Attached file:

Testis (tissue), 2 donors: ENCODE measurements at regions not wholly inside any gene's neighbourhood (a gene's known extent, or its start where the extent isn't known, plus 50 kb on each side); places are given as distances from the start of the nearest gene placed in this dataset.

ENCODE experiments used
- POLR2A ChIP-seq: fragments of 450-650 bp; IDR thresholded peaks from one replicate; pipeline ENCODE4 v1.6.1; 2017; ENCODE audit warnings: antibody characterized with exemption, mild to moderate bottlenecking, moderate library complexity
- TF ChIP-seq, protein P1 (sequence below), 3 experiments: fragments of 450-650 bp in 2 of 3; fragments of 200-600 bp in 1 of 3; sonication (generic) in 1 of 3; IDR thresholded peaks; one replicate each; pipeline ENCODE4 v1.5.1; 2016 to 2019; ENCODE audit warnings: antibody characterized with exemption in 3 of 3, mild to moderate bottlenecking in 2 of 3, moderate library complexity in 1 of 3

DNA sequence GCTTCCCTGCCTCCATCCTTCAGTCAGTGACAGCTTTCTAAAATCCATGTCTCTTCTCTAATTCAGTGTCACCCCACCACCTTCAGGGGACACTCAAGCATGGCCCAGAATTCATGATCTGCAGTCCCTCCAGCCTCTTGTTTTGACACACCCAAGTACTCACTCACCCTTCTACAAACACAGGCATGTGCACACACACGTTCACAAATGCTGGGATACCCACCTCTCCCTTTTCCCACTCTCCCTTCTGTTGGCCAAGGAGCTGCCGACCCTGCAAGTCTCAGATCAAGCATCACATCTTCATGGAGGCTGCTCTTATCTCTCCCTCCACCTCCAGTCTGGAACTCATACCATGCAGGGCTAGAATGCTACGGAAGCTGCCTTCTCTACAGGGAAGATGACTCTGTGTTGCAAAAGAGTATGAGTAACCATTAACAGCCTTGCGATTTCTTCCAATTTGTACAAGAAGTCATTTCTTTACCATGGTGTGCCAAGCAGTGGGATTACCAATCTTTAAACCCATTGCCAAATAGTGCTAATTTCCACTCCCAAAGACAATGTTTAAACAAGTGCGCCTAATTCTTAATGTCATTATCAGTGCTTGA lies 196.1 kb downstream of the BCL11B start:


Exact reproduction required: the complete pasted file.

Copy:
Testis (tissue), 2 donors: ENCODE measurements at regions not wholly inside any gene's neighbourhood (a gene's known extent, or its start where the extent isn't known, plus 50 kb on each side); places are given as distances from the start of the nearest gene placed in this dataset.

ENCODE experiments used
- POLR2A ChIP-seq: fragments of 450-650 bp; IDR thresholded peaks from one replicate; pipeline ENCODE4 v1.6.1; 2017; ENCODE audit warnings: antibody characterized with exemption, mild to moderate bottlenecking, moderate library complexity
- TF ChIP-seq, protein P1 (sequence below), 3 experiments: fragments of 450-650 bp in 2 of 3; fragments of 200-600 bp in 1 of 3; sonication (generic) in 1 of 3; IDR thresholded peaks; one replicate each; pipeline ENCODE4 v1.5.1; 2016 to 2019; ENCODE audit warnings: antibody characterized with exemption in 3 of 3, mild to moderate bottlenecking in 2 of 3, moderate library complexity in 1 of 3

DNA sequence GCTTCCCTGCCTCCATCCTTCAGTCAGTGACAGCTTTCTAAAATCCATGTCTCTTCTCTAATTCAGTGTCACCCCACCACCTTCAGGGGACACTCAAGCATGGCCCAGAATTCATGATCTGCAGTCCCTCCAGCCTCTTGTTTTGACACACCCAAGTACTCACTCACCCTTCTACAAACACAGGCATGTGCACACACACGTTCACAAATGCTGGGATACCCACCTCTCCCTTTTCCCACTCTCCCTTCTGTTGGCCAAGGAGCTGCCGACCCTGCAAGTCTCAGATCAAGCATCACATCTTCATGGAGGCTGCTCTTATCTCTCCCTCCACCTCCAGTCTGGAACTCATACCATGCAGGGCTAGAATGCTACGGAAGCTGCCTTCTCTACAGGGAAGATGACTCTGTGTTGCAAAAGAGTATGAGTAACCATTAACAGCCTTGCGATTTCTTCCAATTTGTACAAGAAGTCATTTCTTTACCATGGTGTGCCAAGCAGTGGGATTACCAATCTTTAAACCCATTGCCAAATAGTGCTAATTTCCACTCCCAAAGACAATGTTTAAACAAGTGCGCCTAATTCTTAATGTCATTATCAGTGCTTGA lies 196.1 kb downstream of the BCL11B start: